A group of students preparing to take the AP computer science exam hope to inspire minority students statewide to pursue science, technology, engineering and math.
FutureINDesign, a nonprofit STEAM career development program for marginalized young adults, is helping a group of high school students and young adults learn to program, so they can take and pass the AP computer science exam.
In 2015, 39,000 AP exams were taken, and only 123 students took that AP computer science exam. Of those 123 students, 12 were female, nine were Asian, ere Hispanic, one was Native American.
“FutureINDesign students learn how to code with the City Creek Microsoft team.”
When Nicholina Womack, founder and chief executive officer of FutureINDesign, discovered the statistics were so low, she created a six-week coding course for a group of high school students and young adults.
“With so many students underrepresented, we decided to break the mold, and we started an intensive computer science course for minority, low-income students,” Womack said. “For these students it’s not just about passing the test, it’s about the fact that they took the test, that they got here, so that others can see what they are doing and say ‘I can take that test. I can do computer science.’”
FutureINDesign’s mission is to narrow the digital literacy gap in Utah through immersive training in key technology and life skills, thereby reducing the constraints of intergenerational poverty and creating a pipeline of talent for Utah’s growing tech workforce.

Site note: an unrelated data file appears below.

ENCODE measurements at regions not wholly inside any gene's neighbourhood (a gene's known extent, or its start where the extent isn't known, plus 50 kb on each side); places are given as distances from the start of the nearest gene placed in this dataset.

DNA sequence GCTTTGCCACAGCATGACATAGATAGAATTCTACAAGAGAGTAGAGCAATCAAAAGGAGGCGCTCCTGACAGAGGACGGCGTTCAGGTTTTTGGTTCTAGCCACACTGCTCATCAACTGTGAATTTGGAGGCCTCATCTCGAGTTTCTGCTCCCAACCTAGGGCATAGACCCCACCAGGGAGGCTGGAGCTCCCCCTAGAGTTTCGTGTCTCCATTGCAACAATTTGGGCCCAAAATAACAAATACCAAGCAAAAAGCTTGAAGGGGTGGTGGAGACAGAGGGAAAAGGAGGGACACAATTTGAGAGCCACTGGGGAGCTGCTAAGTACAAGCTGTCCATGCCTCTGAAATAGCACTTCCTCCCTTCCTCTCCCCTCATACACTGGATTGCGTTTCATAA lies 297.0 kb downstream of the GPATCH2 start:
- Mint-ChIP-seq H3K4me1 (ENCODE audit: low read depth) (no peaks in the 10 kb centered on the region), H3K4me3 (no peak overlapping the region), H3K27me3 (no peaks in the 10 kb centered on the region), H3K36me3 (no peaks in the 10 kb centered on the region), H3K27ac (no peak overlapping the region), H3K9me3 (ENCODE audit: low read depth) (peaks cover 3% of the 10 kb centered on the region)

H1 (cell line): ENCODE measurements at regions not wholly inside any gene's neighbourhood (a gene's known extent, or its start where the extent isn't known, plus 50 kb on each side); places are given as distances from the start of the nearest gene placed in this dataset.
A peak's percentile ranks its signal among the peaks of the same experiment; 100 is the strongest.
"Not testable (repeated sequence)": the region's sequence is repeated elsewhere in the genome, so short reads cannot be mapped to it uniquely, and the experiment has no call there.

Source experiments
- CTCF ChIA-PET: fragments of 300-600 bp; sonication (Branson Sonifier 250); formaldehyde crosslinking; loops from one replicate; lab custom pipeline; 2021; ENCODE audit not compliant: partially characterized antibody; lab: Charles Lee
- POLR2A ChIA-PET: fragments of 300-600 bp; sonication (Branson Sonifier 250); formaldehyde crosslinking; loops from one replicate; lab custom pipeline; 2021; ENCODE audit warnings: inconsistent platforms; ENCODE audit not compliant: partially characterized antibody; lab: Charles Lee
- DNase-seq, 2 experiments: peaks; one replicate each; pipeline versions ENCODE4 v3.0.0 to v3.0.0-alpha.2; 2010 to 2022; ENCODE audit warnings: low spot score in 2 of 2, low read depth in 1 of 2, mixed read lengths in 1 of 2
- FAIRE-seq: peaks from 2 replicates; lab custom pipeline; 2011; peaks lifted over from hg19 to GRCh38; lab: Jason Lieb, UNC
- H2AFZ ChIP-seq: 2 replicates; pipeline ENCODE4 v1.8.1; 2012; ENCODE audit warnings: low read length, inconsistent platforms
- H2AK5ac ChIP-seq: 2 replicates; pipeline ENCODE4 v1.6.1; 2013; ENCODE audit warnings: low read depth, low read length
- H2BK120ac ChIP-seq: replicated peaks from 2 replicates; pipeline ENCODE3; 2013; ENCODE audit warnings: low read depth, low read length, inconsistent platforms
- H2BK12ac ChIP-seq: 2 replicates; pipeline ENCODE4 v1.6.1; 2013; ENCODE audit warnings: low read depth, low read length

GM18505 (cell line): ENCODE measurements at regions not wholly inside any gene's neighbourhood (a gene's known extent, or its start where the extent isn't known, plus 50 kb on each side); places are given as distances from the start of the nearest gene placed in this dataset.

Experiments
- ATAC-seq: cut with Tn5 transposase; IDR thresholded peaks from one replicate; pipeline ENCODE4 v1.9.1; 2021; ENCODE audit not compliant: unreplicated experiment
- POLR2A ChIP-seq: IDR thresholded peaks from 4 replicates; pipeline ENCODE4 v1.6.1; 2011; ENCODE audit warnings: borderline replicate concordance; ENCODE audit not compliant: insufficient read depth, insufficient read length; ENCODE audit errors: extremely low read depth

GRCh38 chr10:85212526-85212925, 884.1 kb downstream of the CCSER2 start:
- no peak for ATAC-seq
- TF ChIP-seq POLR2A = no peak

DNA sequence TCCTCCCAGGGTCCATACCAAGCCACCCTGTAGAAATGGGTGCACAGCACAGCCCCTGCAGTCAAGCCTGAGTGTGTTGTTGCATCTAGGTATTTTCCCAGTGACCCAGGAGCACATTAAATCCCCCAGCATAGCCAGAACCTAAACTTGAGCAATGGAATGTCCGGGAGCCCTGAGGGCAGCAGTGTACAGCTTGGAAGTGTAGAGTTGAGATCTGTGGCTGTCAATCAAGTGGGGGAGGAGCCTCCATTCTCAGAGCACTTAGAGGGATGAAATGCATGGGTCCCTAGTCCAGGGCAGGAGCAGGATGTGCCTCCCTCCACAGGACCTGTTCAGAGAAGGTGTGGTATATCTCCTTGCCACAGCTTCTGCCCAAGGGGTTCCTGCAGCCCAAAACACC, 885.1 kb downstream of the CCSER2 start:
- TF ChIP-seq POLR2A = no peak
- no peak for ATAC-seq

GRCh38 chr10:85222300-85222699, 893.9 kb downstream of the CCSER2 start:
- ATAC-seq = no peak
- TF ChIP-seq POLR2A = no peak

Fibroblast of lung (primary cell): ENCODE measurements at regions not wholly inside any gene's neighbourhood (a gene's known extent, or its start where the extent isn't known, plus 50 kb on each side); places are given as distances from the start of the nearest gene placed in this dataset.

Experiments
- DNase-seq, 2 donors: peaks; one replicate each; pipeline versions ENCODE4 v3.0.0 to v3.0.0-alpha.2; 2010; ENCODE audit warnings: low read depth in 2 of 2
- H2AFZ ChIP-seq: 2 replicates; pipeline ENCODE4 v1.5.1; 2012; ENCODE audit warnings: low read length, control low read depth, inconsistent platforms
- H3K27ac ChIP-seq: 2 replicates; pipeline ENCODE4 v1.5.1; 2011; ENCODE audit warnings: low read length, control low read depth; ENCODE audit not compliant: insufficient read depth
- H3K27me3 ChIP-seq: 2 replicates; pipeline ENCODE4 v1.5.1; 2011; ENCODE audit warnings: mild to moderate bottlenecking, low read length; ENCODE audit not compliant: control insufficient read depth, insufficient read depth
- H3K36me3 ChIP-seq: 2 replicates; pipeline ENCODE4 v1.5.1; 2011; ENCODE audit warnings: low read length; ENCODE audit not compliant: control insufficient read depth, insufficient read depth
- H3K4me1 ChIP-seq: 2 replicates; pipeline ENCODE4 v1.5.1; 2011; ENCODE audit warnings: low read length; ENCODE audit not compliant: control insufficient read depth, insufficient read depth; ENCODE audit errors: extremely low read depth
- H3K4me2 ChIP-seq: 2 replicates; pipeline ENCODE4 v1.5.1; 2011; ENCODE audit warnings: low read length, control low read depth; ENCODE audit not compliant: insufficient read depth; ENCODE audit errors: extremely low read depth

“The reason I joined the program is because I didn’t think I could have a career in technology,” said Heba Geiang, a senior at Cottonwood High School. “I thought it was too difficult, but I decided to take the risk and join this program. I really enjoy the design part of it. I’ve done a lot with Illustrator and Photoshop and to get a career out of that is amazing. I didn’t know that art is a huge part of technology. I didn’t know you could do those things in technology.”
Along with receiving a grant from the Utah STEM Action Center, FutureINDesign works closely with companies who see their vision, including Microsoft, which provides curriculum for the computer science course.
“A huge part of Microsoft’s culture is community development, and when I heard what FutureINDesign was doing I reached out,” said Valeria Rodriguez, product advisor with Microsoft. “These students are learning lifelong skills, and we’re so thrilled for them to take the AP computer science exam.”